13 Carbohydrates Sugars Sugars Monosaccharides Monosaccharides Glucose, Fructose Glucose, Fructose Disaccharides Disaccharides Lactose (glucose and galactose) - milk Lactose (glucose and galactose) - milk Maltose (glucose and glucose) - Maltose (glucose and glucose) - Sucrose (glucose and fructose –table sugar Sucrose (glucose and fructose –table sugar Reducing sugars Examples: glucose, lactose, fructose Non-reducing sugar contains no hemiacetal groups. Example: sucrose

14 Carbohydrates Polysaccharides Examples: Examples: starch - glucose polymers, found in plants starch - glucose polymers, found in plants cellulose –found in plant fibers, insoluble cellulose –found in plant fibers, insoluble Pectin-units are sugar acids rather than simple sugars, found in vegetables and fruits Pectin-units are sugar acids rather than simple sugars, found in vegetables and fruits Branched vs. linear Branched vs. linear Starches are a mixture of branched (amylopectin) and linear (amylose) polysaccharides Starches are a mixture of branched (amylopectin) and linear (amylose) polysaccharides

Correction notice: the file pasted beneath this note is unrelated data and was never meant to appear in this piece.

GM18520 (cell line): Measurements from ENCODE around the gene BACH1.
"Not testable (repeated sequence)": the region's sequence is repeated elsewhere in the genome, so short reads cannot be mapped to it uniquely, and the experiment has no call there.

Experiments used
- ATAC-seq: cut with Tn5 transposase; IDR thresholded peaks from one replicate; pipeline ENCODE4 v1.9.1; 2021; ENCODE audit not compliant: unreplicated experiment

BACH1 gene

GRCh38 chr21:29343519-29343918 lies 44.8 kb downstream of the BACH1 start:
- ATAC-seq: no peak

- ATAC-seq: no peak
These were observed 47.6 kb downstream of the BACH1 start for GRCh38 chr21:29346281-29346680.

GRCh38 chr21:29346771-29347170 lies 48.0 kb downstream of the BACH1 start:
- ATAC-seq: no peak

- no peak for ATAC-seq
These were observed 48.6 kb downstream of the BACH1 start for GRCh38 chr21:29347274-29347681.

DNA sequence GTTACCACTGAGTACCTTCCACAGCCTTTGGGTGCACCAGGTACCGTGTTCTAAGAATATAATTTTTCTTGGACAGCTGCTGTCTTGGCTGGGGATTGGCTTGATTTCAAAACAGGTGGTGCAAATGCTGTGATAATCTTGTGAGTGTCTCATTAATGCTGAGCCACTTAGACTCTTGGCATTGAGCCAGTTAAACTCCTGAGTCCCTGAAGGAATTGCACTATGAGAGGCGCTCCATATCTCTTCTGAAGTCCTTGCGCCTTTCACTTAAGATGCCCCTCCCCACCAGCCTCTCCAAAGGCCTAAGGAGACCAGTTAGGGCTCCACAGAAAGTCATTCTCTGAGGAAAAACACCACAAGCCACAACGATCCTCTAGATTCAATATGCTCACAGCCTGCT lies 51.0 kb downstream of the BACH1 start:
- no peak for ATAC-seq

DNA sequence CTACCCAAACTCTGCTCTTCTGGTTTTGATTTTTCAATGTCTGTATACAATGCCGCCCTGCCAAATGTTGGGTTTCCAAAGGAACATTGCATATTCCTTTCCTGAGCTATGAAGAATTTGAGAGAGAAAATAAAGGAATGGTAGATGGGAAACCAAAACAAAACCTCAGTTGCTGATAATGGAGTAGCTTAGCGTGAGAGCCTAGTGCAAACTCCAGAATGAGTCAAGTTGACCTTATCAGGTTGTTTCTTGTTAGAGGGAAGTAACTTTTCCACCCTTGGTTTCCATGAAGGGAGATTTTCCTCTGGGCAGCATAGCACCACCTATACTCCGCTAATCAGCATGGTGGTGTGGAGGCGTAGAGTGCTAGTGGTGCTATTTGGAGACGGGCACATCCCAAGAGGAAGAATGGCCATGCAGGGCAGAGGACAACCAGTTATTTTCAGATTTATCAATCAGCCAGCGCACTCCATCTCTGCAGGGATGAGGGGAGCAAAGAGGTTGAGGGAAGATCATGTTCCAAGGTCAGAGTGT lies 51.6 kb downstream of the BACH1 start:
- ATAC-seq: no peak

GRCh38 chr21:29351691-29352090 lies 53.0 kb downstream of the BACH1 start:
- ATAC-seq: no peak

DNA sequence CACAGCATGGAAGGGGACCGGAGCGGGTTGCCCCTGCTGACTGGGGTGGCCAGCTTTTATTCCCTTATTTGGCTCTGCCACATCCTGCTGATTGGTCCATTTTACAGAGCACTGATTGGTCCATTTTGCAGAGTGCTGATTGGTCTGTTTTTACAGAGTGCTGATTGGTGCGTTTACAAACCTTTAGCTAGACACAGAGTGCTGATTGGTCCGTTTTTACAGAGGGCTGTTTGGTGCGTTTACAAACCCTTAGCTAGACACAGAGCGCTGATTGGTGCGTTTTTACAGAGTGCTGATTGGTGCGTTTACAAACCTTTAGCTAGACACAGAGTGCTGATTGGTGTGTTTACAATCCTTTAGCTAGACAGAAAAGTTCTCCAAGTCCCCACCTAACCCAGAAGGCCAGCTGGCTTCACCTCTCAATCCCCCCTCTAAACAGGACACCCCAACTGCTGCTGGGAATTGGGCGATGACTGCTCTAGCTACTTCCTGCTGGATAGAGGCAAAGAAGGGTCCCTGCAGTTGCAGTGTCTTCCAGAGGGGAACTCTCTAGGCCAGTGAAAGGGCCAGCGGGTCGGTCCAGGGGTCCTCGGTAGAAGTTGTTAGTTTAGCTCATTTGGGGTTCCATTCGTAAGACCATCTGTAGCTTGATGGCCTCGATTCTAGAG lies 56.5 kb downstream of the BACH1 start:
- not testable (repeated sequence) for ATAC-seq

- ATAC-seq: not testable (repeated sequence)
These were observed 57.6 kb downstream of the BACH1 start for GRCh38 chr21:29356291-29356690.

15 Tests for carbohydrates Benedicts test for sugars Benedicts test for sugars Iodine test for starch Iodine test for starch Positive Reaction